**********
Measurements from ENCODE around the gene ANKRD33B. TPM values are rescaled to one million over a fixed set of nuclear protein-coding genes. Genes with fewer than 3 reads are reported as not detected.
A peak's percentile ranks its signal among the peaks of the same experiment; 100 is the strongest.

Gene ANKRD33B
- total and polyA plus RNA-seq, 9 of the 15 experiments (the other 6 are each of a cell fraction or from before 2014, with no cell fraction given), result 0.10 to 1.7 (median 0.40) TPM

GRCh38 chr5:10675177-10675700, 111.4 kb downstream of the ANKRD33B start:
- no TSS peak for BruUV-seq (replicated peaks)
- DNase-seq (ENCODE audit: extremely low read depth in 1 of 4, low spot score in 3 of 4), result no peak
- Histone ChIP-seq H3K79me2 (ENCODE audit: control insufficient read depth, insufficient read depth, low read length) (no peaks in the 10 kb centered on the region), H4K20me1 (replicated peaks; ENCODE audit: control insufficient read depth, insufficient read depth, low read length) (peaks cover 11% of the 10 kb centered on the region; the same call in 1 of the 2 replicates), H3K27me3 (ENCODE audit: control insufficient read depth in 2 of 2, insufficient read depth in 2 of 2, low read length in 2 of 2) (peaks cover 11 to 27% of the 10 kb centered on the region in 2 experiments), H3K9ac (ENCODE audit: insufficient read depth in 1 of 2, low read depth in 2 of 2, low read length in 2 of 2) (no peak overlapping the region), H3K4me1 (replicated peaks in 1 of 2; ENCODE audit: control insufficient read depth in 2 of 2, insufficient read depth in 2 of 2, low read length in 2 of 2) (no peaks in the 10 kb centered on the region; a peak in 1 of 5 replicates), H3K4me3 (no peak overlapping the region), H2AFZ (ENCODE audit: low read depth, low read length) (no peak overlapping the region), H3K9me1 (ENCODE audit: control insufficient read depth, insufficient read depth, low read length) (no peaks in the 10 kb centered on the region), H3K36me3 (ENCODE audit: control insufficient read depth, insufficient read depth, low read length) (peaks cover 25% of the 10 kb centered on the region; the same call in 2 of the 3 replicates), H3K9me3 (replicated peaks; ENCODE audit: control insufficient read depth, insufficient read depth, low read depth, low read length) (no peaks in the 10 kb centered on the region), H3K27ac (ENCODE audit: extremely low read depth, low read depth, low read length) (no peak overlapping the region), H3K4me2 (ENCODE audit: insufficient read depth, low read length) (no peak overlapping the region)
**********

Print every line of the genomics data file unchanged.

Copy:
Measurements from ENCODE around the gene ANKRD33B. TPM values are rescaled to one million over a fixed set of nuclear protein-coding genes. Genes with fewer than 3 reads are reported as not detected.
A peak's percentile ranks its signal among the peaks of the same experiment; 100 is the strongest.

Gene ANKRD33B
- total and polyA plus RNA-seq, 9 of the 15 experiments (the other 6 are each of a cell fraction or from before 2014, with no cell fraction given), result 0.10 to 1.7 (median 0.40) TPM

GRCh38 chr5:10675177-10675700, 111.4 kb downstream of the ANKRD33B start:
- no TSS peak for BruUV-seq (replicated peaks)
- DNase-seq (ENCODE audit: extremely low read depth in 1 of 4, low spot score in 3 of 4), result no peak
- Histone ChIP-seq H3K79me2 (ENCODE audit: control insufficient read depth, insufficient read depth, low read length) (no peaks in the 10 kb centered on the region), H4K20me1 (replicated peaks; ENCODE audit: control insufficient read depth, insufficient read depth, low read length) (peaks cover 11% of the 10 kb centered on the region; the same call in 1 of the 2 replicates), H3K27me3 (ENCODE audit: control insufficient read depth in 2 of 2, insufficient read depth in 2 of 2, low read length in 2 of 2) (peaks cover 11 to 27% of the 10 kb centered on the region in 2 experiments), H3K9ac (ENCODE audit: insufficient read depth in 1 of 2, low read depth in 2 of 2, low read length in 2 of 2) (no peak overlapping the region), H3K4me1 (replicated peaks in 1 of 2; ENCODE audit: control insufficient read depth in 2 of 2, insufficient read depth in 2 of 2, low read length in 2 of 2) (no peaks in the 10 kb centered on the region; a peak in 1 of 5 replicates), H3K4me3 (no peak overlapping the region), H2AFZ (ENCODE audit: low read depth, low read length) (no peak overlapping the region), H3K9me1 (ENCODE audit: control insufficient read depth, insufficient read depth, low read length) (no peaks in the 10 kb centered on the region), H3K36me3 (ENCODE audit: control insufficient read depth, insufficient read depth, low read length) (peaks cover 25% of the 10 kb centered on the region; the same call in 2 of the 3 replicates), H3K9me3 (replicated peaks; ENCODE audit: control insufficient read depth, insufficient read depth, low read depth, low read length) (no peaks in the 10 kb centered on the region), H3K27ac (ENCODE audit: extremely low read depth, low read depth, low read length) (no peak overlapping the region), H3K4me2 (ENCODE audit: insufficient read depth, low read length) (no peak overlapping the region)